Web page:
Chesapeake Outdoors

Vol. 8, No. 40
Oct. 5-11, 2000
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Don't Fall for the Jedi Mind Trick

Be aware of the Jedi mind trick, or it could cost you a keeper rockfish. I learned that over the weekend as I headed out on a glorious Sunday morning with friends Chuck and Paul to fish the second day of the Val N. Eshleman Memorial Rockfish Open. In its sixth year, the tournament is a fundraiser for the Val N. Eshleman Foundation, which was founded by Val's friends and family after his death six years ago. To date, the tournament has raised more than $30,000 for Camp Sunrise for children with cancer.

Okay, back to the obscure Star Wars reference. With no rockfish in the money, our hopes hung on a fair-sized bluefish that had survived the first day in first place in the bluefish category.

We exited Sandy Point Marina on a magnificent autumn morning with an explosive collage of deep blues, fiery reds and brilliant oranges streaking the sky and not a breath of wind. As we searched for a generous shoreline to offer up both a keeper rockfish and the spot we'd need to live-line for that winning fish, I commented that this was a great day to throw a surface plug. Chuck, like Luke to the storm troopers, countered that no it wasn't, by which I think he meant it wouldn't catch a rockfish big enough to place. Or perhaps he was trying to dissuade me (in a good-natured way, of course) from choosing the same method he had.

At any rate, his skepticism didn't keep him from a tying on a homemade plug (a handsome lure made from mahogany and filled with rattles), which I now dub the Red Terror. As soon as I left the helm of VooDoo Cat to toss my chartreuse floating plug, I heard the tell-tale splash of the plug. Almost instantly, a tremendous crash erupted from the shallows, like a Titan submarine resurfacing from the icy depths. After a brief struggle, Chuck brought the fish boatside, and like the dutiful R2D2, I netted the beast.

As predicted, the healthy rockfish was not big enough to stack up against the leading fish of 33 inches, but it proved one thing: Go your gut and deflect the Jedi mind trick.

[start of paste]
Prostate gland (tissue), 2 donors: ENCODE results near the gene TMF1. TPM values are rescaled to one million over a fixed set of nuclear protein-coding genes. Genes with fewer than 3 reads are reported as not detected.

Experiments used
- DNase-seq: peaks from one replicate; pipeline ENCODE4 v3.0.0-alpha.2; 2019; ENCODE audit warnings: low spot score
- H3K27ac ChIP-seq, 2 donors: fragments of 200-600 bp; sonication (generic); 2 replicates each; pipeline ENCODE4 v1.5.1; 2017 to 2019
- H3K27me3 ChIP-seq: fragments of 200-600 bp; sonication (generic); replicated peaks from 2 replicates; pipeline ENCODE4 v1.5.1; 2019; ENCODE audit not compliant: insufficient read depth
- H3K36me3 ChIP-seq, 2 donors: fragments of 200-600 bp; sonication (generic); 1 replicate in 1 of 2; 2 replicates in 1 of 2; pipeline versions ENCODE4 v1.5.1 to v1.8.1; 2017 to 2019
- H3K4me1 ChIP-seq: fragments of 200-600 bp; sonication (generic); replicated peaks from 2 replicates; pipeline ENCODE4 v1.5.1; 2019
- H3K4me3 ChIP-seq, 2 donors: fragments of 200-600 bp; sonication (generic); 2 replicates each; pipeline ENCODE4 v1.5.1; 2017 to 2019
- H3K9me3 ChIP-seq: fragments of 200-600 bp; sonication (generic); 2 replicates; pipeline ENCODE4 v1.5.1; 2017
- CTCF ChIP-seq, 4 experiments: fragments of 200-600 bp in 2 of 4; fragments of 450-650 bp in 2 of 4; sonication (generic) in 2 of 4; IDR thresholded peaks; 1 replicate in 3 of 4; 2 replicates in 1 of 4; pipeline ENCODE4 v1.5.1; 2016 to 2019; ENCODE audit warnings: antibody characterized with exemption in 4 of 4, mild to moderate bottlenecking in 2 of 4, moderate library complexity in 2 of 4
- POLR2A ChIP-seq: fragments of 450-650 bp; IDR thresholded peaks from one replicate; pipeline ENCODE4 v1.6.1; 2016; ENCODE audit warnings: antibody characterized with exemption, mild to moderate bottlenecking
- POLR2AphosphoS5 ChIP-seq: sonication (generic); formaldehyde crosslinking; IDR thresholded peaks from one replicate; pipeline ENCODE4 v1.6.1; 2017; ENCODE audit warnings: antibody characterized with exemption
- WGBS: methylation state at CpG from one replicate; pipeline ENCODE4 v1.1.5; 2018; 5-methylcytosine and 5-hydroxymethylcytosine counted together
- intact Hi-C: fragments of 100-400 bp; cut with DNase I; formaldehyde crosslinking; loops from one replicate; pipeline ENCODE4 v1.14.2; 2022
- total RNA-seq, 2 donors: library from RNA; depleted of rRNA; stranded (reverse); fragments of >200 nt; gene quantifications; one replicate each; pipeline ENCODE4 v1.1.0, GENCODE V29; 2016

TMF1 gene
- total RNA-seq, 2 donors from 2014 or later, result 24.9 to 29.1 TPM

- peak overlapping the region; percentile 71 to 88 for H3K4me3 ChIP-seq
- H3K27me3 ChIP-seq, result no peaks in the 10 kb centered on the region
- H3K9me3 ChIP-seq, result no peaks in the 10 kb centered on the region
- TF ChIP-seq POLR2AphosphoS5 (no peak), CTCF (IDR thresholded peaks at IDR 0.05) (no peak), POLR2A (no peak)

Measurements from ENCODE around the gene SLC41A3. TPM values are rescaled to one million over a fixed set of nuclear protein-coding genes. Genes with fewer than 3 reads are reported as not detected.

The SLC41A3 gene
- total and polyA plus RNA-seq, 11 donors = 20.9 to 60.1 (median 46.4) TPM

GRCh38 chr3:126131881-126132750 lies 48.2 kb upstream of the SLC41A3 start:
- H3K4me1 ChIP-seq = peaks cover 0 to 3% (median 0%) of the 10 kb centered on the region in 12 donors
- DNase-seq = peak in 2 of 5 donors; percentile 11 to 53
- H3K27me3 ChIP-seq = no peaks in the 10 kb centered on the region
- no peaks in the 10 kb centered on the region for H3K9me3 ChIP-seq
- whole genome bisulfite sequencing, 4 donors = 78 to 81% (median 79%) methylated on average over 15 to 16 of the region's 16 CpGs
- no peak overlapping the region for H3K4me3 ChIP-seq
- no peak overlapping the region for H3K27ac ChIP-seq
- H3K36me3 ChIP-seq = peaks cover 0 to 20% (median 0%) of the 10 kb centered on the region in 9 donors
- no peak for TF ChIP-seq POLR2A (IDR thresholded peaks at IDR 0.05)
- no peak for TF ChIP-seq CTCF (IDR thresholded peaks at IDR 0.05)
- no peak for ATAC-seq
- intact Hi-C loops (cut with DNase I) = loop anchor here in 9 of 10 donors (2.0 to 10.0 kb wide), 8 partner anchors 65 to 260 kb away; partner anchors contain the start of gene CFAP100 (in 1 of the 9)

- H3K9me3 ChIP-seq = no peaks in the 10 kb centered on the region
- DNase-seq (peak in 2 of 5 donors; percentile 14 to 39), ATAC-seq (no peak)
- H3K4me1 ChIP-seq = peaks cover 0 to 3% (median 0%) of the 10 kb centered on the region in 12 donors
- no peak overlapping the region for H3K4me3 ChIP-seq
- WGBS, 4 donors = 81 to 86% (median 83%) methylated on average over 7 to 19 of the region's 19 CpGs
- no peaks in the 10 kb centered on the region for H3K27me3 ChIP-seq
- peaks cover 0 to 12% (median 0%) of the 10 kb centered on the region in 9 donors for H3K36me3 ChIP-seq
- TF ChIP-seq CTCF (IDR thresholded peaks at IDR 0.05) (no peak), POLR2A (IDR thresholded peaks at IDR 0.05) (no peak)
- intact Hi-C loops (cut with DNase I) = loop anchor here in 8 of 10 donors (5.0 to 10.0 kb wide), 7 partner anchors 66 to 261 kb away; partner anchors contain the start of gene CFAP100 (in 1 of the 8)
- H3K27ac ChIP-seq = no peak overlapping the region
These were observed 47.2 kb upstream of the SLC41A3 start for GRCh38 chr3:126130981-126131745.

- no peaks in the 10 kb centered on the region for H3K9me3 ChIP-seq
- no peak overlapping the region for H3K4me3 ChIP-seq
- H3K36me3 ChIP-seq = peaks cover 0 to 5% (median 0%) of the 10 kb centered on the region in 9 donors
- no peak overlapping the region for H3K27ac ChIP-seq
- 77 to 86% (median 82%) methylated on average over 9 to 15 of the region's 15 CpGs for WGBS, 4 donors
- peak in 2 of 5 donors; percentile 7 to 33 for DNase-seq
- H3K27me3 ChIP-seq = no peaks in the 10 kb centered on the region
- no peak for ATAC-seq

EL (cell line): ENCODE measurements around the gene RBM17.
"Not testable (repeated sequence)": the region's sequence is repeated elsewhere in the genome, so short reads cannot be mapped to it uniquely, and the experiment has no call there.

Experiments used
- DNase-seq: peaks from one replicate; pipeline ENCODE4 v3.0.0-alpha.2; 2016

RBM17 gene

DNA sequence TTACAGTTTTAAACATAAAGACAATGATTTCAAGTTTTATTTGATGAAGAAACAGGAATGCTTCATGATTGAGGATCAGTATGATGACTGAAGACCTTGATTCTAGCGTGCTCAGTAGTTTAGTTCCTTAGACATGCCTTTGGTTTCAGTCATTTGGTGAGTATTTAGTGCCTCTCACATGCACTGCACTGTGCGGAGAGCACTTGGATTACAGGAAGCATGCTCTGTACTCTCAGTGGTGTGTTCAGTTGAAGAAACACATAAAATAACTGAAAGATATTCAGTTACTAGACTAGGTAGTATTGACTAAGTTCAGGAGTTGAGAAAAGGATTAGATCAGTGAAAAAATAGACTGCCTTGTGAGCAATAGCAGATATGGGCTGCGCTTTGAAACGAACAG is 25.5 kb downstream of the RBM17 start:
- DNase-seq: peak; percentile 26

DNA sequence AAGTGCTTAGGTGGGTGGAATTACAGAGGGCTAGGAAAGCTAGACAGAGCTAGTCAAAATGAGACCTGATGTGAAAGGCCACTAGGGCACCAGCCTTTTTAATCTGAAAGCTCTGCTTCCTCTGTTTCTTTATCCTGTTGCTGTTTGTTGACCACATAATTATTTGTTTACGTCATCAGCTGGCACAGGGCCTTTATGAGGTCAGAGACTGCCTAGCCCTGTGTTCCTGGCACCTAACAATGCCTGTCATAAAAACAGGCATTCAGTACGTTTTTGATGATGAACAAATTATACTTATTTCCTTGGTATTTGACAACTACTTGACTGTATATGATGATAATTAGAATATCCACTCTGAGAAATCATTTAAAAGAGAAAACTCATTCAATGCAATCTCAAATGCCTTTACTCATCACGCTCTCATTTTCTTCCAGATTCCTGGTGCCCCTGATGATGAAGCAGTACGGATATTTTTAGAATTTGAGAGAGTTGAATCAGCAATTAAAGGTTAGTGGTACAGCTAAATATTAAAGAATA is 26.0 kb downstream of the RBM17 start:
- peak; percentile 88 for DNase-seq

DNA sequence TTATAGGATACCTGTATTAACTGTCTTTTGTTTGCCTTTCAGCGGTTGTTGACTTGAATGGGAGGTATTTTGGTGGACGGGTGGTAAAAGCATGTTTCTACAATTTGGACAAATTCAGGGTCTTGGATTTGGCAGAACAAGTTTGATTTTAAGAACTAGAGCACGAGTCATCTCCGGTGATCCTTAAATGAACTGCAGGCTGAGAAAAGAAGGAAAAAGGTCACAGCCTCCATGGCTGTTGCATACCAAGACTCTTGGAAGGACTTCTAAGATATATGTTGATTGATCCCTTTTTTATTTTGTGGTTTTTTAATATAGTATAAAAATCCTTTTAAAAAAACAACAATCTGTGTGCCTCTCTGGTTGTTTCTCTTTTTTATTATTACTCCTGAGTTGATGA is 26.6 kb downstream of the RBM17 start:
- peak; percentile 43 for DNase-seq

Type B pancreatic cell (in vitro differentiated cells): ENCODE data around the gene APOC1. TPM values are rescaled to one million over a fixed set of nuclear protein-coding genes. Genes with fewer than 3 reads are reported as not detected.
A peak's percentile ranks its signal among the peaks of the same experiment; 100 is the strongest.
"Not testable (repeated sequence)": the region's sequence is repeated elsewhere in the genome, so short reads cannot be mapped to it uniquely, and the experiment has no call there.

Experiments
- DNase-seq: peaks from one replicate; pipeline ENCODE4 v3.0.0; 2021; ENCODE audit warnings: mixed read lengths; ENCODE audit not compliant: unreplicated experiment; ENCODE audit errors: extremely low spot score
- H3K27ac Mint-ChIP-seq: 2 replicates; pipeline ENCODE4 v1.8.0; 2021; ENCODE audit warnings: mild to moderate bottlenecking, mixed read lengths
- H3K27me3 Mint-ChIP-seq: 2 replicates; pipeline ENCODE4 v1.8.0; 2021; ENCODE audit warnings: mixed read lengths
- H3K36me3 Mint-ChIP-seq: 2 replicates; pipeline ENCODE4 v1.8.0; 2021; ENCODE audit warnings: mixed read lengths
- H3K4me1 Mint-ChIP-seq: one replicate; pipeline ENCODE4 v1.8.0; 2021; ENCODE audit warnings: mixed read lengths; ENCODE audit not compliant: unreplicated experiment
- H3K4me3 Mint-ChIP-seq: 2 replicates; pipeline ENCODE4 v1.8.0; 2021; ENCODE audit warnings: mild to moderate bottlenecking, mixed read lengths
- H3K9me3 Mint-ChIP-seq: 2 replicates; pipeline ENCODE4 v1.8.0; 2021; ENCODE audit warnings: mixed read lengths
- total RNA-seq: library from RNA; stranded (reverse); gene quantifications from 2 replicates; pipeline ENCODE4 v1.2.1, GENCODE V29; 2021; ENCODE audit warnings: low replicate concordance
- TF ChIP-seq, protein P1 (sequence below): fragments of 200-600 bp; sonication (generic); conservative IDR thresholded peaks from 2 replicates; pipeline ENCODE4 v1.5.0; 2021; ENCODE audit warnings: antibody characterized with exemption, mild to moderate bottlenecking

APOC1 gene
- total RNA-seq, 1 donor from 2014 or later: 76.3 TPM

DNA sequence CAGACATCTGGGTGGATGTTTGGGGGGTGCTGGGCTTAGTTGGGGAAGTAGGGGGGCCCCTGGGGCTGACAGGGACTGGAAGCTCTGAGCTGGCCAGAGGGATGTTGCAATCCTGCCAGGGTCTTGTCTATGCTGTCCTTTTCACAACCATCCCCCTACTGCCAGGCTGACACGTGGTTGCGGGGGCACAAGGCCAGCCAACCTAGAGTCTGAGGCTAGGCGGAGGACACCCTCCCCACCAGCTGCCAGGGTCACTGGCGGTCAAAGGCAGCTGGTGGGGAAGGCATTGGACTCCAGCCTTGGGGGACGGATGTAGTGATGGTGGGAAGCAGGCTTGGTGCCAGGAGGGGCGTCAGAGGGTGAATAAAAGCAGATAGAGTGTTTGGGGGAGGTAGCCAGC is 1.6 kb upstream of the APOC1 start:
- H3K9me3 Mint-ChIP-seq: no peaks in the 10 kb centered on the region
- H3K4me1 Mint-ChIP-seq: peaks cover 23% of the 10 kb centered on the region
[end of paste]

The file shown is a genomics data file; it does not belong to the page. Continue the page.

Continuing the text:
Fish are Biting

This is the time of year when many fly rodders and light tackle anglers excel on breaking fish in the open Bay and in shallow water, pitching Clousers and Deceivers (or any fly that imitates silverside and anchovies), surface plugs, soft plastics and other artificial lures. It is also a great time to explore on your own and search out new fishy spots in the rivers and creeks.

As water temperatures fall, the top water action increases. From Pooles Island south to Point No Point, many mixed schools of rock, blues and even Spanish mackerel - which are generally the first fish to exit the Bay - are breaking the surface in frenzied feeding. Many of the rockfish are under legal size. Sea trout action is heating up. The Eastern Bay, Bay Bridge area and the Patuxent quadrant are fair choices.

Live-lining spot is still a viable method for catching keeper rock, although in my experience the action is a lot slower now than in previous weeks. The Gas Docks is still holding fish but also attracts the biggest crowds. Chummers are reporting large numbers of sub-legal fish, and those that are over 18 inches range to 23 inches. Love Point, the Hill, the Gooses, the Stone Rock and the Diamonds are some of the places attracting the most anglers. Trollers working the 35- to 45-foot contour pick up a few rockfish greater than 28 inches, although the catch ratio is much less.

Copyright 2000
Bay Weekly